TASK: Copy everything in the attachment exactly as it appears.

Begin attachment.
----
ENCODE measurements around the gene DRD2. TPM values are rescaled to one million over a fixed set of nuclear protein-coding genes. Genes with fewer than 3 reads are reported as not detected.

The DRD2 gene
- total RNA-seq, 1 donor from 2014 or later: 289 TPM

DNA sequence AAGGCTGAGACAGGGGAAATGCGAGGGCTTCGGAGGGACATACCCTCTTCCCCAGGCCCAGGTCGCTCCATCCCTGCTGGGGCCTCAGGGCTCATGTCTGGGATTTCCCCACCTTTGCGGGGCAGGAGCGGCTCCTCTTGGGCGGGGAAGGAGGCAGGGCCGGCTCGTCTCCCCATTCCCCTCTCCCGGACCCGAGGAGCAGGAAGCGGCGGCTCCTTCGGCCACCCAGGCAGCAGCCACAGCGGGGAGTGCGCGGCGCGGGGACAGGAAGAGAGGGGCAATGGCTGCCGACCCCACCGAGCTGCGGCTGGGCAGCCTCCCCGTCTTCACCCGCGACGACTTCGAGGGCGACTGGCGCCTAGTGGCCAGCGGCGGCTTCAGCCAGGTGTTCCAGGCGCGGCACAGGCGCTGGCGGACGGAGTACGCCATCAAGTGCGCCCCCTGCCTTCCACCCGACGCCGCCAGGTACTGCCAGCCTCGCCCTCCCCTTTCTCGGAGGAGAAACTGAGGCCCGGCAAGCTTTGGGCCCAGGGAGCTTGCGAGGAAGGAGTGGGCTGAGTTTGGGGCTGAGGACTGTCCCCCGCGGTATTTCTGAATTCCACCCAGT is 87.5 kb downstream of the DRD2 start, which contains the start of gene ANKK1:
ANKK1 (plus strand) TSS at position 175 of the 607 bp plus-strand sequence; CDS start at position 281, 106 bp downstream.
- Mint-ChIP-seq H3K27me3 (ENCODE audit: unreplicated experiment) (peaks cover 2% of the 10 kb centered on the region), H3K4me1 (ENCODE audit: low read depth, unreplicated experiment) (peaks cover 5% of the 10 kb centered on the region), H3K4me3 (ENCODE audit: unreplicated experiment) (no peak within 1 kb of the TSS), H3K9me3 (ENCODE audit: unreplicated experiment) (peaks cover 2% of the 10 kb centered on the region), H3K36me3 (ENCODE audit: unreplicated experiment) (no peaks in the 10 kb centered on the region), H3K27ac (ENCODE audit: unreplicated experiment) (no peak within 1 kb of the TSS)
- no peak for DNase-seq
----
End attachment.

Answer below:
ENCODE measurements around the gene DRD2. TPM values are rescaled to one million over a fixed set of nuclear protein-coding genes. Genes with fewer than 3 reads are reported as not detected.

The DRD2 gene
- total RNA-seq, 1 donor from 2014 or later: 289 TPM

DNA sequence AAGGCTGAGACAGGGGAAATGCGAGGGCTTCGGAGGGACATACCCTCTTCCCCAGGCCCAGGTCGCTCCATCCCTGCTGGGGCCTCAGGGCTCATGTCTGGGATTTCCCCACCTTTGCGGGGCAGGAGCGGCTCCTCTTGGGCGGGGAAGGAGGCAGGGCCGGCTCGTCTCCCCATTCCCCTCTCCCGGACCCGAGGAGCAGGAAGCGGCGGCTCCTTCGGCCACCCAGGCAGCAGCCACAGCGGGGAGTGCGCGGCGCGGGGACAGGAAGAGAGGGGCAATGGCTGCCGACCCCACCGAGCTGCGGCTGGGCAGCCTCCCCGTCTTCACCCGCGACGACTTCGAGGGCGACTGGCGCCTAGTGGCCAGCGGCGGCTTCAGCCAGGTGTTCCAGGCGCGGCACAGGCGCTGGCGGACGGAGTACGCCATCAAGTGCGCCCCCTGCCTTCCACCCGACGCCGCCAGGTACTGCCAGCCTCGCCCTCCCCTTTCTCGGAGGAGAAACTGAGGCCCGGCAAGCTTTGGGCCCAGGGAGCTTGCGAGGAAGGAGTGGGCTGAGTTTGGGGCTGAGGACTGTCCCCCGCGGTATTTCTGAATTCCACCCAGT is 87.5 kb downstream of the DRD2 start, which contains the start of gene ANKK1:
ANKK1 (plus strand) TSS at position 175 of the 607 bp plus-strand sequence; CDS start at position 281, 106 bp downstream.
- Mint-ChIP-seq H3K27me3 (ENCODE audit: unreplicated experiment) (peaks cover 2% of the 10 kb centered on the region), H3K4me1 (ENCODE audit: low read depth, unreplicated experiment) (peaks cover 5% of the 10 kb centered on the region), H3K4me3 (ENCODE audit: unreplicated experiment) (no peak within 1 kb of the TSS), H3K9me3 (ENCODE audit: unreplicated experiment) (peaks cover 2% of the 10 kb centered on the region), H3K36me3 (ENCODE audit: unreplicated experiment) (no peaks in the 10 kb centered on the region), H3K27ac (ENCODE audit: unreplicated experiment) (no peak within 1 kb of the TSS)
- no peak for DNase-seq